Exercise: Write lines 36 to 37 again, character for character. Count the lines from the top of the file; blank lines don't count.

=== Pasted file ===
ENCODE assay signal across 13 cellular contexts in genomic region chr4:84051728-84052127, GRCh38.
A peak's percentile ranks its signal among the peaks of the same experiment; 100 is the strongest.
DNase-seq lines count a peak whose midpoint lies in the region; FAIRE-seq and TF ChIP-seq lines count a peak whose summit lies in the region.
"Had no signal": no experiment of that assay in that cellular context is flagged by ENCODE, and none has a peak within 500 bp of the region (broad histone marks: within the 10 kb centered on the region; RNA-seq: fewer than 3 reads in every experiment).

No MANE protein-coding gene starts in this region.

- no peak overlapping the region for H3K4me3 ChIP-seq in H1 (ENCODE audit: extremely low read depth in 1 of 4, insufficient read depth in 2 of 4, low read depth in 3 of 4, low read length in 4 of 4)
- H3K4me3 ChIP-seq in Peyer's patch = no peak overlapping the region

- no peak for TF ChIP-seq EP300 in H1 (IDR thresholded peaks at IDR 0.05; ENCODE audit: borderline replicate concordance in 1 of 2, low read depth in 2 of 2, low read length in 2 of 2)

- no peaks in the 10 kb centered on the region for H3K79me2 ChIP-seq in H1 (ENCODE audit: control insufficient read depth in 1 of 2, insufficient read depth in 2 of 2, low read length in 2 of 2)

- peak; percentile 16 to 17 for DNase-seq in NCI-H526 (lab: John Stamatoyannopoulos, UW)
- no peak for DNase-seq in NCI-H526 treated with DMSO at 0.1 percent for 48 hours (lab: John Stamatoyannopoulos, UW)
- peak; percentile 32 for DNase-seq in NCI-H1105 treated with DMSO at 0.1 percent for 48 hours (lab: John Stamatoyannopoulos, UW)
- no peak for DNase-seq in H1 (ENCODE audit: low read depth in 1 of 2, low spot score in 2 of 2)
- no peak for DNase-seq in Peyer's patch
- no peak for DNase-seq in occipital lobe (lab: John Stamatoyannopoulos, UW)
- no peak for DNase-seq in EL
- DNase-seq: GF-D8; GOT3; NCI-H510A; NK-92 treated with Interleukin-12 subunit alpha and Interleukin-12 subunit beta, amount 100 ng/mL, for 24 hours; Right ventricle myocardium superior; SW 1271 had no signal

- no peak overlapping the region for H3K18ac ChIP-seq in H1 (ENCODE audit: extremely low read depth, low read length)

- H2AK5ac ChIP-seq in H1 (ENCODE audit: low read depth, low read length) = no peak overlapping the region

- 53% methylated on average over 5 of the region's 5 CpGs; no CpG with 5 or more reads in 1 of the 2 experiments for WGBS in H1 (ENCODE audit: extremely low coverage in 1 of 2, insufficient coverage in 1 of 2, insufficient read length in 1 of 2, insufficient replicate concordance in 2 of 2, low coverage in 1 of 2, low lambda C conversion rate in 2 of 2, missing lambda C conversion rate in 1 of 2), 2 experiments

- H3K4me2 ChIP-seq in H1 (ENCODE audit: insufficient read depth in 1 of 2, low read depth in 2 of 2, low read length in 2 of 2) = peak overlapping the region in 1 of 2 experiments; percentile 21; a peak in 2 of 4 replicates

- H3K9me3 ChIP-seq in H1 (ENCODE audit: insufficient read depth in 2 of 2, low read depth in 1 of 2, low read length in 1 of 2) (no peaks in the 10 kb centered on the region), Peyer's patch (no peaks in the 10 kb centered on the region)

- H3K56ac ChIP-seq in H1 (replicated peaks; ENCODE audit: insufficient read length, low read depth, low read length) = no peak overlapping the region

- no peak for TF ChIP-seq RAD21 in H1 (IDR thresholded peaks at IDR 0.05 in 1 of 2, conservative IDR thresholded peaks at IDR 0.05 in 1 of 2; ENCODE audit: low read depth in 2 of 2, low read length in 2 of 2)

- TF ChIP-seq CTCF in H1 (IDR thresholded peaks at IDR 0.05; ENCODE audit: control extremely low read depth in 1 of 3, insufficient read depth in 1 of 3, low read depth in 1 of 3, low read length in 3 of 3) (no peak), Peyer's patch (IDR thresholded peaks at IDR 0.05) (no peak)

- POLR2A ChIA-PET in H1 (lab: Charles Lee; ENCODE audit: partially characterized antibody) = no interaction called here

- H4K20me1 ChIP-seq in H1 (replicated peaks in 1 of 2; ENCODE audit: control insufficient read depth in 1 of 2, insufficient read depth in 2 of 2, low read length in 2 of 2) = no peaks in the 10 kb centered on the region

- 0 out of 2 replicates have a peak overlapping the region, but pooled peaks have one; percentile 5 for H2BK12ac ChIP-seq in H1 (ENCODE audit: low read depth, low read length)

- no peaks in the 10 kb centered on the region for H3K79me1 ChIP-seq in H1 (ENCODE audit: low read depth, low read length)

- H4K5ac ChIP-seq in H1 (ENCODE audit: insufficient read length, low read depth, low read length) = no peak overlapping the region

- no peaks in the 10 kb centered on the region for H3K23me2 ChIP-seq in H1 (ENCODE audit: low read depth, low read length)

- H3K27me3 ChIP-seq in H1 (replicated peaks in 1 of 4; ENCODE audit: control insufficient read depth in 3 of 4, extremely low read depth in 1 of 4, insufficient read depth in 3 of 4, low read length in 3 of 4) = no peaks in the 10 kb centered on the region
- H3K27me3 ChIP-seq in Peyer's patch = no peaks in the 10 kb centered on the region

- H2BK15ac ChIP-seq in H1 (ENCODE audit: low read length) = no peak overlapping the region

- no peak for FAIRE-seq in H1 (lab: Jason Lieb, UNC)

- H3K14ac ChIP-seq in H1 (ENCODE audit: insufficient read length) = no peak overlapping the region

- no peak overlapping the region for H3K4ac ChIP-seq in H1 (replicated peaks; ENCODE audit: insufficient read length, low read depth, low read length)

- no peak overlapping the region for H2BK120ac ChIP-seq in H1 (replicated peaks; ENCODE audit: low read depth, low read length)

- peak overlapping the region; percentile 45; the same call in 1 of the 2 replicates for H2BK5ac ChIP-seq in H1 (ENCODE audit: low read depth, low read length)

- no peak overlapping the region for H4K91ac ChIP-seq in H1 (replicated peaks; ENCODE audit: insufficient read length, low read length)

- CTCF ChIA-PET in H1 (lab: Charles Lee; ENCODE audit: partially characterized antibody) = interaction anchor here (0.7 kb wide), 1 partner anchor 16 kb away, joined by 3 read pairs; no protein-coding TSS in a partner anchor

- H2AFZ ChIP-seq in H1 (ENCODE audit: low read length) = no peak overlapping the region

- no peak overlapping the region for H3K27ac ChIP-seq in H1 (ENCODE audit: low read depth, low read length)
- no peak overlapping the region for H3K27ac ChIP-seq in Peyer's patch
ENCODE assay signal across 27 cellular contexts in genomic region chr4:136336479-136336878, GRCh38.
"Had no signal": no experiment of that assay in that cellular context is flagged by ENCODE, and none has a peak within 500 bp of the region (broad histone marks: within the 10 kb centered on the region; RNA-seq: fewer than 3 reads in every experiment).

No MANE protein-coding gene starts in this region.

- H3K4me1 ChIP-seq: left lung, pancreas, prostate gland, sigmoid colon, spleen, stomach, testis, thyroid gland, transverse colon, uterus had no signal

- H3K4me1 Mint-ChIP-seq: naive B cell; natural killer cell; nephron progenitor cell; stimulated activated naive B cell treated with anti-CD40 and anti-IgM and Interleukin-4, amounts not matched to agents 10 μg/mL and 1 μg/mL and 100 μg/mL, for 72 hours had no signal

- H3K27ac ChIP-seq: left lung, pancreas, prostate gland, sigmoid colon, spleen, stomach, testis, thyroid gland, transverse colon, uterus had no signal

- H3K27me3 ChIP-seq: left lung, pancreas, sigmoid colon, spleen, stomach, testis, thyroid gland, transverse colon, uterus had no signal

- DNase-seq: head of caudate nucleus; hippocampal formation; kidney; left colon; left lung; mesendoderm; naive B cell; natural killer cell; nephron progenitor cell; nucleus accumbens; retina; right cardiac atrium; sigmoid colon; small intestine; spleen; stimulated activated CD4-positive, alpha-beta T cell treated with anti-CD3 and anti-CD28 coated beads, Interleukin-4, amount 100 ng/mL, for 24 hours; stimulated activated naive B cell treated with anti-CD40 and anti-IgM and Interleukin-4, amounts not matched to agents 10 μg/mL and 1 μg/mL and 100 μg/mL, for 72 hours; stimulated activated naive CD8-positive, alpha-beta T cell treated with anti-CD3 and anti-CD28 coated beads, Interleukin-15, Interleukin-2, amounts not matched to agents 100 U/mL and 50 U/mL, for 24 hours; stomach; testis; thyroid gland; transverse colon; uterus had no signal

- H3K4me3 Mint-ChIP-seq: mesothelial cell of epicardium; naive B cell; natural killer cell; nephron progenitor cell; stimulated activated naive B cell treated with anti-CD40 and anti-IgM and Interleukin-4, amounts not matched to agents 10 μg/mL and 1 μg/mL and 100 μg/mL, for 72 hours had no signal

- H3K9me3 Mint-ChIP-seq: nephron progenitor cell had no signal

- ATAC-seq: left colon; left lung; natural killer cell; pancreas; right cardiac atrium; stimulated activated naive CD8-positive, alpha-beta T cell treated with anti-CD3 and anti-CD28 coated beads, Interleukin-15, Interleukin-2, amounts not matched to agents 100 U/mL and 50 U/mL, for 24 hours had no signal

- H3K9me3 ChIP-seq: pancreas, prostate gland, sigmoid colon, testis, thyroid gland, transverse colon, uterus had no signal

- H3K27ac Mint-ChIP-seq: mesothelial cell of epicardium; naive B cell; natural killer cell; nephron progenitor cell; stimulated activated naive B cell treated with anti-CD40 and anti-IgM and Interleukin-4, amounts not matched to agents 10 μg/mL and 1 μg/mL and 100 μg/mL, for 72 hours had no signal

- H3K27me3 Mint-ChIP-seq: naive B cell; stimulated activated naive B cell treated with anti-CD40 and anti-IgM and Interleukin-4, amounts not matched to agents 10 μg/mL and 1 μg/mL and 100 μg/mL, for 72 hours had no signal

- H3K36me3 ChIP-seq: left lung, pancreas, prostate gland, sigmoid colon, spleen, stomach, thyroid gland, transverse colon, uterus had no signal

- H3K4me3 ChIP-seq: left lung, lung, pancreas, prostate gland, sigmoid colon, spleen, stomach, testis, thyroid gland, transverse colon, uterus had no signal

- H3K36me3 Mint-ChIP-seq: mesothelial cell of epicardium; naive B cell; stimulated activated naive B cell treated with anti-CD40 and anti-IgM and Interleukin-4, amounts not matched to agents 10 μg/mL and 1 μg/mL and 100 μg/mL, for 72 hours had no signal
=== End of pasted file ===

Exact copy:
- H3K14ac ChIP-seq in H1 (ENCODE audit: insufficient read length) = no peak overlapping the region

- no peak overlapping the region for H3K4ac ChIP-seq in H1 (replicated peaks; ENCODE audit: insufficient read length, low read depth, low read length)